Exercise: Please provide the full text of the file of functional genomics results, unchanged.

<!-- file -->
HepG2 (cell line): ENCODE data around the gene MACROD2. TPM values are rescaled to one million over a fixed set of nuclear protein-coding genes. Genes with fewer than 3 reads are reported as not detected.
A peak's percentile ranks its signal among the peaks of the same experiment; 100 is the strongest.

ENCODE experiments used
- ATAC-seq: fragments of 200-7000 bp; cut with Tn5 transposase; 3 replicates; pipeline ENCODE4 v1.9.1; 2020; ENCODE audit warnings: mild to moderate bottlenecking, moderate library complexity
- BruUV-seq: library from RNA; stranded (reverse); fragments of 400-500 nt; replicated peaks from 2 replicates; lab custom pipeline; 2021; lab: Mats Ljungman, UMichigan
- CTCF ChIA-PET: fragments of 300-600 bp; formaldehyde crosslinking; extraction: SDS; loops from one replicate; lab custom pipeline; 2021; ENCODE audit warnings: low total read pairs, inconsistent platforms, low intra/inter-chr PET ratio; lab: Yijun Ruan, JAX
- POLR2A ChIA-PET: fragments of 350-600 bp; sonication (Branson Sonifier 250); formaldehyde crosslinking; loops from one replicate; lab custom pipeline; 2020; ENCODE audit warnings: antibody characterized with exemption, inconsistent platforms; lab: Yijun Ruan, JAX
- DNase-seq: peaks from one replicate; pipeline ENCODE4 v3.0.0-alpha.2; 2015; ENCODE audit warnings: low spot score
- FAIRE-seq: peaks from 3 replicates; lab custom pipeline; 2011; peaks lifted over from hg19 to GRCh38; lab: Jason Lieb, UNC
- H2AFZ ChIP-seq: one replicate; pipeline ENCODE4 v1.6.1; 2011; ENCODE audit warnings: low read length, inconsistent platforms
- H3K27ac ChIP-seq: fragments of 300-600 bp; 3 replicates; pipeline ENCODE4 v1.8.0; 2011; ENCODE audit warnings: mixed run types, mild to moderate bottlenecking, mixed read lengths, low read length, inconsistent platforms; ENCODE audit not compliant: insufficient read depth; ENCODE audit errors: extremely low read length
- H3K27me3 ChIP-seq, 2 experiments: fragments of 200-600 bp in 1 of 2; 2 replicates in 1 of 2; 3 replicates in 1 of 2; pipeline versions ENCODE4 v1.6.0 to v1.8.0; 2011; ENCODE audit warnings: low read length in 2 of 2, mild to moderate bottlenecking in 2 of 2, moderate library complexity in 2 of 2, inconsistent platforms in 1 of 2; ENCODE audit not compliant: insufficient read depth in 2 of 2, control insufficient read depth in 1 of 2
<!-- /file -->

HepG2 (cell line): ENCODE data around the gene MACROD2. TPM values are rescaled to one million over a fixed set of nuclear protein-coding genes. Genes with fewer than 3 reads are reported as not detected.
A peak's percentile ranks its signal among the peaks of the same experiment; 100 is the strongest.

ENCODE experiments used
- ATAC-seq: fragments of 200-7000 bp; cut with Tn5 transposase; 3 replicates; pipeline ENCODE4 v1.9.1; 2020; ENCODE audit warnings: mild to moderate bottlenecking, moderate library complexity
- BruUV-seq: library from RNA; stranded (reverse); fragments of 400-500 nt; replicated peaks from 2 replicates; lab custom pipeline; 2021; lab: Mats Ljungman, UMichigan
- CTCF ChIA-PET: fragments of 300-600 bp; formaldehyde crosslinking; extraction: SDS; loops from one replicate; lab custom pipeline; 2021; ENCODE audit warnings: low total read pairs, inconsistent platforms, low intra/inter-chr PET ratio; lab: Yijun Ruan, JAX
- POLR2A ChIA-PET: fragments of 350-600 bp; sonication (Branson Sonifier 250); formaldehyde crosslinking; loops from one replicate; lab custom pipeline; 2020; ENCODE audit warnings: antibody characterized with exemption, inconsistent platforms; lab: Yijun Ruan, JAX
- DNase-seq: peaks from one replicate; pipeline ENCODE4 v3.0.0-alpha.2; 2015; ENCODE audit warnings: low spot score
- FAIRE-seq: peaks from 3 replicates; lab custom pipeline; 2011; peaks lifted over from hg19 to GRCh38; lab: Jason Lieb, UNC
- H2AFZ ChIP-seq: one replicate; pipeline ENCODE4 v1.6.1; 2011; ENCODE audit warnings: low read length, inconsistent platforms
- H3K27ac ChIP-seq: fragments of 300-600 bp; 3 replicates; pipeline ENCODE4 v1.8.0; 2011; ENCODE audit warnings: mixed run types, mild to moderate bottlenecking, mixed read lengths, low read length, inconsistent platforms; ENCODE audit not compliant: insufficient read depth; ENCODE audit errors: extremely low read length
- H3K27me3 ChIP-seq, 2 experiments: fragments of 200-600 bp in 1 of 2; 2 replicates in 1 of 2; 3 replicates in 1 of 2; pipeline versions ENCODE4 v1.6.0 to v1.8.0; 2011; ENCODE audit warnings: low read length in 2 of 2, mild to moderate bottlenecking in 2 of 2, moderate library complexity in 2 of 2, inconsistent platforms in 1 of 2; ENCODE audit not compliant: insufficient read depth in 2 of 2, control insufficient read depth in 1 of 2